Those in favour of AI art, argue that many artists are trained by copying ‘the masters’ in the art world, and that this is no different. Artists of all types take inspiration and influence from a variety of sources - none of us work in a vacuum and there is no copyright on a particular style or colour palette. There are artists who only input their own art to be used as references for the AI to create with. Some artists then further adjust the AI output themselves in programmes such as photoshop to create the art they want to - is this just another form of collaboration?

Could the use of AI art be classed as a form of training for artists? Many artists use the AI output as inspiration and then go on to traditionally paint onto canvas, just using the AI art as a reference. Many artists already post images of work they have done ‘in the style of’ - such as creating avatars for clients in the style of Disney, or Studio Gibli, or a painting ‘in homage’ to one of their favourite artists. If regular artists are able to do that, why can’t we use AI to do it? Some artists are using AI to vastly increase their output and make more money than they would have on commissions than if they had done everything manually themselves.

What do you think about AI art?

This year, the winner of the Digital Art Category at the Colorado State Fair’s fine arts competition was won by Jason Allen, and it was discovered after the award that the painting was produced using AI. Here is the winning painting, called Théâtre D’opéra Spatial

There is a real fear that when AI becomes more sophisticated, and the differences harder to distinguish, it will render a lot of artistic jobs obsolete. Why pay a designer hundreds of pounds and wait weeks for a book cover, when you can spend an afternoon typing prompts into Midjourney and tweaking the results? What does this mean for Abstract Artists? Will it become impossible to distinguish the intentional brushstrokes of a human, versus the brushstrokes created by a sophisticated learning machine with access to millions of pieces of abstract art?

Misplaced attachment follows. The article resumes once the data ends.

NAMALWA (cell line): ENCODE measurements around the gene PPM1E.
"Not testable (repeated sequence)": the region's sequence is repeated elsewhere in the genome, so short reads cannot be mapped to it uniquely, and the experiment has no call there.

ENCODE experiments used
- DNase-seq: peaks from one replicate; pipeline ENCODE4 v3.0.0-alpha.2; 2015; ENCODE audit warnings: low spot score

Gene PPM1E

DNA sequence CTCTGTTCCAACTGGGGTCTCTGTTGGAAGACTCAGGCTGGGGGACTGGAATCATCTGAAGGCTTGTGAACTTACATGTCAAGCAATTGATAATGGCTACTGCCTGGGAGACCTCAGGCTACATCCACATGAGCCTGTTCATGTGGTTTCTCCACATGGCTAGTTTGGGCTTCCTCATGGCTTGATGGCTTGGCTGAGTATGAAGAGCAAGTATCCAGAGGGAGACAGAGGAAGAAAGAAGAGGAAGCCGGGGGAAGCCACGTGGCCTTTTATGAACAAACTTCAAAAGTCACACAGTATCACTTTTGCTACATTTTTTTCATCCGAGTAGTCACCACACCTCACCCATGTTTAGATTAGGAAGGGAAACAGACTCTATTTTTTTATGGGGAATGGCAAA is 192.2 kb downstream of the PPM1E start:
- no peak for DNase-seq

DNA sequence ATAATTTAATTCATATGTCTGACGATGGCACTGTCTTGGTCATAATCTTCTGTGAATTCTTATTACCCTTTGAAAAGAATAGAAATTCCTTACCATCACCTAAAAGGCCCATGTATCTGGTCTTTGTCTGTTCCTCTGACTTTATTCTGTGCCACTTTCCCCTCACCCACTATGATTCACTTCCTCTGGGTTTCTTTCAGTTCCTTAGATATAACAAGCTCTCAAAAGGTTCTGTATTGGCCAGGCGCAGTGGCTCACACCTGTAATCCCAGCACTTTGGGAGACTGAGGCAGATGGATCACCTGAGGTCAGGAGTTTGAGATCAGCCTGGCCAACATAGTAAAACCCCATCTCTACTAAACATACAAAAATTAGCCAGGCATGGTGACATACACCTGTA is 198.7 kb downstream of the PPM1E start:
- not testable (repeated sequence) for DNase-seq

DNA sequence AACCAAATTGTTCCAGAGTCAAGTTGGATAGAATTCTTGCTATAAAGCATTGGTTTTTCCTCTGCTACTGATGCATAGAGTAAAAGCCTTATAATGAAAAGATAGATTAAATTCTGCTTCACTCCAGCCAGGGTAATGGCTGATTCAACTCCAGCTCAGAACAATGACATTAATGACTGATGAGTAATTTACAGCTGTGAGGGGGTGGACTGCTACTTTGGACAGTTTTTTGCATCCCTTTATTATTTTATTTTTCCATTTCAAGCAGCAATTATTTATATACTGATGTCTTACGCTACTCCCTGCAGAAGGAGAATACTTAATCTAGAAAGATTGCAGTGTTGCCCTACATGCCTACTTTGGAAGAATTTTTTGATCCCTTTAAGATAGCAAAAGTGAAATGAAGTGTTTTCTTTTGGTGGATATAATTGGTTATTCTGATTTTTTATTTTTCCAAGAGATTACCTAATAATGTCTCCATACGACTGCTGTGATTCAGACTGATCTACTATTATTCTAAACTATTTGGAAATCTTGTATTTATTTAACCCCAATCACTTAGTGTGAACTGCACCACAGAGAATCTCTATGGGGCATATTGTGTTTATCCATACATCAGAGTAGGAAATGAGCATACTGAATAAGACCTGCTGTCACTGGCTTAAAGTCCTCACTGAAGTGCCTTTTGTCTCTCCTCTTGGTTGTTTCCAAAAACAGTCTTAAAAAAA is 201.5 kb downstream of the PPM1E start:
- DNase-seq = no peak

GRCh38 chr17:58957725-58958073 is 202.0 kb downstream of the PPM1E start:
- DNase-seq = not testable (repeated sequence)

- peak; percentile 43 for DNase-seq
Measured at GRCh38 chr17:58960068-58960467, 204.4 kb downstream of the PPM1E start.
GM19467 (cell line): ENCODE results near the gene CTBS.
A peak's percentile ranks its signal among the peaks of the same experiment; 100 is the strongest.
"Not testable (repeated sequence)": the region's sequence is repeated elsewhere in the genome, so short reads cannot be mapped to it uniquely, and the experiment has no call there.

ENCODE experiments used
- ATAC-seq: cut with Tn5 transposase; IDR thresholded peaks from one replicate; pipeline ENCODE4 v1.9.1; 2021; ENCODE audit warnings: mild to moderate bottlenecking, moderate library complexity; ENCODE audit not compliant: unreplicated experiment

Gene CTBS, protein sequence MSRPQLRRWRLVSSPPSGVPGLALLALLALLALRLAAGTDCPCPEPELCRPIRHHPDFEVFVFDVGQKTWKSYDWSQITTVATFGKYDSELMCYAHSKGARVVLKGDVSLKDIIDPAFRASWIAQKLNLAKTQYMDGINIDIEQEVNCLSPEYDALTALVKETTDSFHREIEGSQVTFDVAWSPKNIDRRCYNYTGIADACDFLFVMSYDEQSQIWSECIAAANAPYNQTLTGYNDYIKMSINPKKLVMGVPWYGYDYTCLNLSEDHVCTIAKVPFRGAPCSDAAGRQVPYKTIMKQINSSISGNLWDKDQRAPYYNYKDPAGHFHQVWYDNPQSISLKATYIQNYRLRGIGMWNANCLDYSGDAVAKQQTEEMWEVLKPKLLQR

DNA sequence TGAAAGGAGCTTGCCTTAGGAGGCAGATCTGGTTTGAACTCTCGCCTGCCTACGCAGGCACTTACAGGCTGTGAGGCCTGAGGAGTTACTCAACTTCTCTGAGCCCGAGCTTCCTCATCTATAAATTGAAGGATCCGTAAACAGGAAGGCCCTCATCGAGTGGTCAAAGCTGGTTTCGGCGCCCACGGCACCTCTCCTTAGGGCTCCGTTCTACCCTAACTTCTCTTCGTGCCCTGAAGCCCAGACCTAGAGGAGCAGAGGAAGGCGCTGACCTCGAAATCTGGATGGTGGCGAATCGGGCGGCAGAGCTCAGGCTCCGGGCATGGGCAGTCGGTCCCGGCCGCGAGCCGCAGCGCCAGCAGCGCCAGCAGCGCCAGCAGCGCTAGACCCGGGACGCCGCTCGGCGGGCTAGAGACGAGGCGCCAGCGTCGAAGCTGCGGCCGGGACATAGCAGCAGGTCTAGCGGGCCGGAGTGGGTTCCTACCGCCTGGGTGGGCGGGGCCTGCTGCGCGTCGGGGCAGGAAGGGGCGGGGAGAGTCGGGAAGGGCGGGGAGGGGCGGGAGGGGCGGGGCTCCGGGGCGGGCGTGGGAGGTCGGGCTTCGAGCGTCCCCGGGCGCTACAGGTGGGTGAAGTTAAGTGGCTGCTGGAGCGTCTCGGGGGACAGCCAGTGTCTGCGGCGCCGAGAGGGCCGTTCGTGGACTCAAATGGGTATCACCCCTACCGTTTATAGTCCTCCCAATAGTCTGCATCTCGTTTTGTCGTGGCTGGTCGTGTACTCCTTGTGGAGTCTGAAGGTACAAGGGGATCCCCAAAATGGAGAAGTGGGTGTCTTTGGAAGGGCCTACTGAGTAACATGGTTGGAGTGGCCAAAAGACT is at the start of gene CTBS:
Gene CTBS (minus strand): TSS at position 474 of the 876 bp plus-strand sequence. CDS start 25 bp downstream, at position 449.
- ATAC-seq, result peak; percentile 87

While artists do learn from other artists’ work, we are also a melting pot of all our other life influences too. If you remove the references from the AI, it has nothing left to create with. The human element in art is harder to replicate - you could put two people in front of the same painting and they would see different things in it, and the work they could create in response to it would not be the same.

Electronic synthesisers did not kill piano music, and the invention of photography did not render painting obsolete. I believe that AI will become more sophisticated and the mangled hands and weird eyes that are currently dead giveaways will gradually disappear as the AI continues to learn. Will it eventually become a new category of art, just as digital art is? Will it have to be regulated in some way for that to be possible?
All I know for certain is that this technology is here to stay.


And Finally

It’s always lovely to know if anyone is actually reading all this, so if you found this quarter’s newsletter interesting, or have a question for me about my artistic practice, then please do get in touch. 

Until then, have a blessed winter festival of your choice,


21st December, 2022